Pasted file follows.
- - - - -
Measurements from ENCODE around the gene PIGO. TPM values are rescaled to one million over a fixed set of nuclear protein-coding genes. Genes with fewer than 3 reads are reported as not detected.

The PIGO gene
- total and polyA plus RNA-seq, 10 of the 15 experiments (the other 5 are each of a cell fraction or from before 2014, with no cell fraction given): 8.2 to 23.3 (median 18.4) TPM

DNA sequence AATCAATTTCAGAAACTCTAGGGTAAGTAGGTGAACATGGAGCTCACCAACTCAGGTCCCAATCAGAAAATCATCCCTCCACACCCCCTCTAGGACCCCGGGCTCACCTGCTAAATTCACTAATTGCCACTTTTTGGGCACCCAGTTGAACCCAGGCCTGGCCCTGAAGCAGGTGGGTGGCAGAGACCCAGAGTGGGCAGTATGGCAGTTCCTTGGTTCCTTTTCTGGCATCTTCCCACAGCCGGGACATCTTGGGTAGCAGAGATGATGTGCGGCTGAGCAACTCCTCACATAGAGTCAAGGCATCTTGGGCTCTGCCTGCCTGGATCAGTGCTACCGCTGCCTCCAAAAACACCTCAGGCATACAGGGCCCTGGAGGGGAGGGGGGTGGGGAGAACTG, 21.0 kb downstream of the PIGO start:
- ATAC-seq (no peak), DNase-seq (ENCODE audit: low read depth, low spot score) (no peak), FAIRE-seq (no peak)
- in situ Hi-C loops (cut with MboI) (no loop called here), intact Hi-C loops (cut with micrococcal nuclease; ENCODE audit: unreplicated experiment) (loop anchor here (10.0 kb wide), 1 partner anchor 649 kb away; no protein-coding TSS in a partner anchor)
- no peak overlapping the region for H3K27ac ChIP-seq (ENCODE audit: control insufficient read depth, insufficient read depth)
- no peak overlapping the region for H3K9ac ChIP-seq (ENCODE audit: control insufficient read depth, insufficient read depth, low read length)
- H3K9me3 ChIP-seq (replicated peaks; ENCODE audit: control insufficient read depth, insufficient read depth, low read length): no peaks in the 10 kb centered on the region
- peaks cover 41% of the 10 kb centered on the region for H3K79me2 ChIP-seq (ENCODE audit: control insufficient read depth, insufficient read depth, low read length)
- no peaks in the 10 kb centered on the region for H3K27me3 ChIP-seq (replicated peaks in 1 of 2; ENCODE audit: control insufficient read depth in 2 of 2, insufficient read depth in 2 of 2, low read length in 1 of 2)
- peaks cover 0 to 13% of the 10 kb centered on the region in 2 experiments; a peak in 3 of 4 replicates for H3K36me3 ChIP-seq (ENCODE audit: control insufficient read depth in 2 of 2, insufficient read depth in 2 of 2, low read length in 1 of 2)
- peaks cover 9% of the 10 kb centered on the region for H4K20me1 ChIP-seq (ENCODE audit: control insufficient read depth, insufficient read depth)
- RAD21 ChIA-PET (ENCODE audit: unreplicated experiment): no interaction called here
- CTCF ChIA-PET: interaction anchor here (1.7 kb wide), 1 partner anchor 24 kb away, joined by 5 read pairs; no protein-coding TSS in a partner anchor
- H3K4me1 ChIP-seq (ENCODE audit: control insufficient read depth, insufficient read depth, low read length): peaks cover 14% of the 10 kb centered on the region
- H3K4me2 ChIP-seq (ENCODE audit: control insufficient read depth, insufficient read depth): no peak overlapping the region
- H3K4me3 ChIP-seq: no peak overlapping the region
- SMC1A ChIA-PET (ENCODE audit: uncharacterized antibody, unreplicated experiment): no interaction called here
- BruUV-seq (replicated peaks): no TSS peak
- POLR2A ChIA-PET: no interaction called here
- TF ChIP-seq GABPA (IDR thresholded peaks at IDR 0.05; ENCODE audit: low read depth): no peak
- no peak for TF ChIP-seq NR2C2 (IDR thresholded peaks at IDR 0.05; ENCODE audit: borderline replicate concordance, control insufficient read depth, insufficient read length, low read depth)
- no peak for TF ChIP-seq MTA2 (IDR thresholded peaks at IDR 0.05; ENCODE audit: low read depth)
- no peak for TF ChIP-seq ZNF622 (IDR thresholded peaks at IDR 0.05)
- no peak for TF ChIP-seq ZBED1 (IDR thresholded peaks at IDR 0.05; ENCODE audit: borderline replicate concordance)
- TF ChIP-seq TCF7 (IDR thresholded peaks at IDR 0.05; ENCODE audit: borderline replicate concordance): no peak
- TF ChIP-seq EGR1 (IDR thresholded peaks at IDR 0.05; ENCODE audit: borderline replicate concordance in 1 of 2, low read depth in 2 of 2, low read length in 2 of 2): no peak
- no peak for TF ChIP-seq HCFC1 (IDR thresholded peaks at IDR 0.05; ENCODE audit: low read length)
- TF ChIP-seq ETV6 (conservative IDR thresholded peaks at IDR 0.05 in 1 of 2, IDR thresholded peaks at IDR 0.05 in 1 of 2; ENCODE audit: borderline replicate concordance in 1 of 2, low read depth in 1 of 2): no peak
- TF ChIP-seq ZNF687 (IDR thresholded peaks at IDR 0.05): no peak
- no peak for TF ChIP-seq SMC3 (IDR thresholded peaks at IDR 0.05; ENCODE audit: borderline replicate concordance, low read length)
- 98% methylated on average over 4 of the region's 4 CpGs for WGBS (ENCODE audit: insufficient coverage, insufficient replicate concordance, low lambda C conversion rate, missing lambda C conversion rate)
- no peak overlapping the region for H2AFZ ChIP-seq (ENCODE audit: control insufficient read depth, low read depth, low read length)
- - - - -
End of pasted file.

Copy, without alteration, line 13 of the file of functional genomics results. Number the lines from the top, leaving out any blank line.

- peaks cover 9% of the 10 kb centered on the region for H4K20me1 ChIP-seq (ENCODE audit: control insufficient read depth, insufficient read depth)